- July 4–6: Comic Art Convention (Statler Hilton Hotel, New York City) — first official Comic Art Convention, produced by Phil Seuling; guest of honor: Hal Foster; other guests and attendees include Gil Kane, Roy Thomas, Gray Morrow, John Buscema, Al Williamson, Jeff Jones, Don McGregor, Richard Marschall; Al Milgrom, Alan Weiss, Angelo Torres, Archie Goodwin, Arvell Jones, Bill Devine, Bill Pearson, Bob Lewis, Carole Seuling, Dick Giordano, Gary Brown, Gary Groth, Gary Via, Greg Potter, Hal Foster, Irene Vartanoff, Jerry Bails, Joe Sinnott, John Fantucchio, John Verpoorten, Len Wein, Mark Hanerfeld, Martin Greim, Marv Wolfman, Mary Skrenes, Phil Seuling, Rich Buckler, Richard "Grass" Green, Sal Trapini, Tom Fagan, and Woody Gelman; attendees pay $3.50 for a three-day ticket, with daily passes at $1.50. Admittance free with a hotel room rental, which costs $15-and-up per day.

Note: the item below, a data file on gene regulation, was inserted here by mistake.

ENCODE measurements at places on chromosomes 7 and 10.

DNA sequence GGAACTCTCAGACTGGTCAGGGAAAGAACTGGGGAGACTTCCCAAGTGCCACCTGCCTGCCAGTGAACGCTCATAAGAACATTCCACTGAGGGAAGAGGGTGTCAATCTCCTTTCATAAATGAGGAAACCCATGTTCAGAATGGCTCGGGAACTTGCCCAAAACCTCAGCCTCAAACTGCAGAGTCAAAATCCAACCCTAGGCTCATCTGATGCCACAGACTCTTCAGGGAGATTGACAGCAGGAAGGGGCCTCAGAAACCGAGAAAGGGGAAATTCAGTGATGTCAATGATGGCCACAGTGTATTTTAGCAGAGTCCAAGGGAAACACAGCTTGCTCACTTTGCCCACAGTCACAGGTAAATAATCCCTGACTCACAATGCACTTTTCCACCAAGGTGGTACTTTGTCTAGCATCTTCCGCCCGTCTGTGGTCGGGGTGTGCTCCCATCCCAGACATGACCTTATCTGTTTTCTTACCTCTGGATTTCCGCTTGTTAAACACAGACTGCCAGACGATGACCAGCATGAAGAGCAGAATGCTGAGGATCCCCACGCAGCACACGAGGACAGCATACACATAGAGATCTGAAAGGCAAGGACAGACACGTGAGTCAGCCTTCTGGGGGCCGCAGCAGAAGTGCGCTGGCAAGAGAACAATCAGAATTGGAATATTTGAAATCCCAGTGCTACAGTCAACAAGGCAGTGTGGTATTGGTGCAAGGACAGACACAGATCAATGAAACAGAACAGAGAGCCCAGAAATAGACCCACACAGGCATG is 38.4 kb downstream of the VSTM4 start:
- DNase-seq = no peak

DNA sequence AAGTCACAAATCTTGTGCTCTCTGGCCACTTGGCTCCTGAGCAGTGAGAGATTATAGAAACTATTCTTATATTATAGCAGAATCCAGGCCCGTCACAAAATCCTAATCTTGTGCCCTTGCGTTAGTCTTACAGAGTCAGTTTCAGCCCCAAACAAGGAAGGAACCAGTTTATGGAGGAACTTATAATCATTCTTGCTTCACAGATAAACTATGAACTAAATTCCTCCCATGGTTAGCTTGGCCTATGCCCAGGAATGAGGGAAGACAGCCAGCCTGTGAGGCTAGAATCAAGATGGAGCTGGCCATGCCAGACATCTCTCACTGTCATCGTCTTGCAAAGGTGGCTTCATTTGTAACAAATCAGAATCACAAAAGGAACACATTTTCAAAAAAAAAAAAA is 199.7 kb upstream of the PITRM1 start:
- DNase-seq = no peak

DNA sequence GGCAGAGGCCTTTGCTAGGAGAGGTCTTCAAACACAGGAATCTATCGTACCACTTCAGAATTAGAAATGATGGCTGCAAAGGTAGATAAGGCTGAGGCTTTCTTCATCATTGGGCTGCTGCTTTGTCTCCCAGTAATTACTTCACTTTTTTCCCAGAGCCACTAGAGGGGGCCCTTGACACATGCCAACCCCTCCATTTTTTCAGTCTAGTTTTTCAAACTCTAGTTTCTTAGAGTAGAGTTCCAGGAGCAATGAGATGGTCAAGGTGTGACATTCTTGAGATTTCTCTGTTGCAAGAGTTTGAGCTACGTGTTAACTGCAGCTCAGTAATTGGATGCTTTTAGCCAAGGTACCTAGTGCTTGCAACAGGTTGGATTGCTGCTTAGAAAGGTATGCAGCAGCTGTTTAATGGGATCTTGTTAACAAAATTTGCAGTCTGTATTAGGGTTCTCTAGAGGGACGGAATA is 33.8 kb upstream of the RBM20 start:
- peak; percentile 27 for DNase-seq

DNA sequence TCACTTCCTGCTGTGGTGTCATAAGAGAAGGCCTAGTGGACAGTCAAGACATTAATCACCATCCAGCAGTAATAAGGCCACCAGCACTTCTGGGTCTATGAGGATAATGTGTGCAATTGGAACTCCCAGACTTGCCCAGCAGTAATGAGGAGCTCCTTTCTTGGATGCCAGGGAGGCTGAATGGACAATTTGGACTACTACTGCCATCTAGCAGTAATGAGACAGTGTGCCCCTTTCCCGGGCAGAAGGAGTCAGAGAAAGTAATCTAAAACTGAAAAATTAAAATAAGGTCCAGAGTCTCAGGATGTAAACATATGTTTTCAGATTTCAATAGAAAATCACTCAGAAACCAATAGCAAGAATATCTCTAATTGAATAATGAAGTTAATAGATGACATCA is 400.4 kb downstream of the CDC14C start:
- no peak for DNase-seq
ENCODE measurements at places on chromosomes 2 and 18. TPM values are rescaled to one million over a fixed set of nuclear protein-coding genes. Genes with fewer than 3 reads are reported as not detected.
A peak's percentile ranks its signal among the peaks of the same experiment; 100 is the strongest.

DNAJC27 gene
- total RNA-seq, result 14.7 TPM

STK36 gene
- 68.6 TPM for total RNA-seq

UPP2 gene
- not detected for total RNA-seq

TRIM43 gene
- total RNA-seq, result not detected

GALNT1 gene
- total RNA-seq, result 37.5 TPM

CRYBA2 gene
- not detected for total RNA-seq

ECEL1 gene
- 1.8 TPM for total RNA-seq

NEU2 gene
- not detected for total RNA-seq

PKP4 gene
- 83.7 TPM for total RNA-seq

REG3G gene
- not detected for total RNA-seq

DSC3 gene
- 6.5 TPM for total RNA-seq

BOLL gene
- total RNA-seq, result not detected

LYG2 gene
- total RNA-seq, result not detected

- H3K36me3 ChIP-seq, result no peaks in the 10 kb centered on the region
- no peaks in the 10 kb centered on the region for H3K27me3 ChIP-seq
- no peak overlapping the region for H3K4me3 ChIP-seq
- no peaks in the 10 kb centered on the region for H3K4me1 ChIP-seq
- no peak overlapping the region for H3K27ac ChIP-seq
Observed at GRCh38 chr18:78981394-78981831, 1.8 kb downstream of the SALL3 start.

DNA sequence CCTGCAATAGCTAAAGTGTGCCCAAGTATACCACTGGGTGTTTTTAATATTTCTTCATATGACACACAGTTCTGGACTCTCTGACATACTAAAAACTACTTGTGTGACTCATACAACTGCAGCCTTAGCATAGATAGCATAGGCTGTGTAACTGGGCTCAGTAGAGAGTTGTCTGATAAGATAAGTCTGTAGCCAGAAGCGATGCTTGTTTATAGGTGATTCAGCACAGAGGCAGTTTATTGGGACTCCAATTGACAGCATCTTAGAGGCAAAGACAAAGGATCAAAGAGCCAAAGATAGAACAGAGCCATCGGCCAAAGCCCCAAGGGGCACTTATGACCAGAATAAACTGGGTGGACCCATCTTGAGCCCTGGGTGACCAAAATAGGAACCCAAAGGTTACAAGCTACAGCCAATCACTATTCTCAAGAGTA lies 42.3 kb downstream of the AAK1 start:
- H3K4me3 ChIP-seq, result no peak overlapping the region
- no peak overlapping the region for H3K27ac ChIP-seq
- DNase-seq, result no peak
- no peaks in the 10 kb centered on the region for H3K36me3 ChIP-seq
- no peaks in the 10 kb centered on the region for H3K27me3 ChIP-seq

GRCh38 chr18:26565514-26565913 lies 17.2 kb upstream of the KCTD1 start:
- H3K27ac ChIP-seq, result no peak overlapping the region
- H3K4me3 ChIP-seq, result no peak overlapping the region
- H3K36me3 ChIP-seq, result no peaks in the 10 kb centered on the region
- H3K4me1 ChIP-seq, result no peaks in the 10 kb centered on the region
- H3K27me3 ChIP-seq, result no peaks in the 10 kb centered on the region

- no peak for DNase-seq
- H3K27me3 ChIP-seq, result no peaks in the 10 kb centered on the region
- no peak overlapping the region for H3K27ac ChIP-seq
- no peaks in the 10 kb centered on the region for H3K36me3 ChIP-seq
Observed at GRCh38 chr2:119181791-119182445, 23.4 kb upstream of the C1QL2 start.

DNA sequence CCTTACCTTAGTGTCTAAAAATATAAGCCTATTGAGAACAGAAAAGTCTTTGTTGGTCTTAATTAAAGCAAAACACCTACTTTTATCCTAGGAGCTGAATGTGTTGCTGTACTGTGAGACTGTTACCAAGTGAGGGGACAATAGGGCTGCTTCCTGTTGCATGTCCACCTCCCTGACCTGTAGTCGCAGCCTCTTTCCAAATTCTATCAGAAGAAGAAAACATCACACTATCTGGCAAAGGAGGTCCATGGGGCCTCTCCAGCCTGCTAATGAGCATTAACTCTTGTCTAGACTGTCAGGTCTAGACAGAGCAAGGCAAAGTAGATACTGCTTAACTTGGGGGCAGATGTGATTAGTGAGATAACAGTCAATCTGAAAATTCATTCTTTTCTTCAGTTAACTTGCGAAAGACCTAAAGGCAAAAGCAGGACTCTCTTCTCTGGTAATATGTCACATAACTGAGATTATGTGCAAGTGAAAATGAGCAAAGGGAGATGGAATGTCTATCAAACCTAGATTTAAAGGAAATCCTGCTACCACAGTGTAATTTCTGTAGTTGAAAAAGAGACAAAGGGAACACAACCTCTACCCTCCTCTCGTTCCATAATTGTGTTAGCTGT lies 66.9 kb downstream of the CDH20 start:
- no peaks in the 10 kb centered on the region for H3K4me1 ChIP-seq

- December 27: Miamicon December 1969
- Presented July 1969 at the Comic Art Convention
Best Comic Magazine Section
- Best Adventure Title — Fantastic Four (Marvel Comics)
- Best Fantasy/SF/Supernatural Title - Doctor Strange (Marvel Comics)
- Best Western Title - Bat Lash (DC Comics)
- Best War Title - Star Spangled War Stories (DC Comics)
- Best Humor Title - Archie (Archie Comics)
- Best Romance Title - Young Love (DC Comics)
- Best Reprint Title - Marvel Super-Heroes (Marvel Comics)
- Best Editor - Dick Giordano (DC Comics)
- Best Writer - Roy Thomas
- Best Pencil Artist - Neal Adams
- Best Inking Artist - Tom Palmer
- Best Cover - Captain America #113, by Jim Steranko